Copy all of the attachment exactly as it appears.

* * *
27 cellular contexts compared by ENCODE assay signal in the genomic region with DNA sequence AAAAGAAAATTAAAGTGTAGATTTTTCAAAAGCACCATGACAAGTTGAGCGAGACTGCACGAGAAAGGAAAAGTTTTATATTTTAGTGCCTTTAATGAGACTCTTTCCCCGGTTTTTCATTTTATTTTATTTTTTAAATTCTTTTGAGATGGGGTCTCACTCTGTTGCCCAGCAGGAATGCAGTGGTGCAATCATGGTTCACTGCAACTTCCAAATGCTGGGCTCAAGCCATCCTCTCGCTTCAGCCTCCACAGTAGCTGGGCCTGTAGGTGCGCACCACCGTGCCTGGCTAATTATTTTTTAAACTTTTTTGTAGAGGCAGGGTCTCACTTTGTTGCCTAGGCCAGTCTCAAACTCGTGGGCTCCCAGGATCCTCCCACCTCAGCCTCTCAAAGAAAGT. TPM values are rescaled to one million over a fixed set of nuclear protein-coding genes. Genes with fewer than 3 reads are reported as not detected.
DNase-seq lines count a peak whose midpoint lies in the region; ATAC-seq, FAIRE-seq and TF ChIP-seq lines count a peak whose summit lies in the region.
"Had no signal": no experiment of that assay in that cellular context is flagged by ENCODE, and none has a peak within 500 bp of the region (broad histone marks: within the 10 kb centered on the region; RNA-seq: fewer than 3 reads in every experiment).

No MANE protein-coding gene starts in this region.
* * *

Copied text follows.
27 cellular contexts compared by ENCODE assay signal in the genomic region with DNA sequence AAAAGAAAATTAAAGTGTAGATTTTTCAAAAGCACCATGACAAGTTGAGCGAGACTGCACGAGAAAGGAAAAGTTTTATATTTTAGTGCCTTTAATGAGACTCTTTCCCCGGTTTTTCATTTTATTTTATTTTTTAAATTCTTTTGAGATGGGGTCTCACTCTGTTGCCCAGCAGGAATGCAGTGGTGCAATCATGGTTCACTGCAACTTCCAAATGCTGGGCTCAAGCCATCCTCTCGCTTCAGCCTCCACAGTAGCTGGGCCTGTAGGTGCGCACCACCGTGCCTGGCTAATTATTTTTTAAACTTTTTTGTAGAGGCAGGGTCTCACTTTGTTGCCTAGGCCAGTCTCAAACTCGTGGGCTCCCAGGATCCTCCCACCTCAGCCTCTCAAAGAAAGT. TPM values are rescaled to one million over a fixed set of nuclear protein-coding genes. Genes with fewer than 3 reads are reported as not detected.
DNase-seq lines count a peak whose midpoint lies in the region; ATAC-seq, FAIRE-seq and TF ChIP-seq lines count a peak whose summit lies in the region.
"Had no signal": no experiment of that assay in that cellular context is flagged by ENCODE, and none has a peak within 500 bp of the region (broad histone marks: within the 10 kb centered on the region; RNA-seq: fewer than 3 reads in every experiment).

No MANE protein-coding gene starts in this region.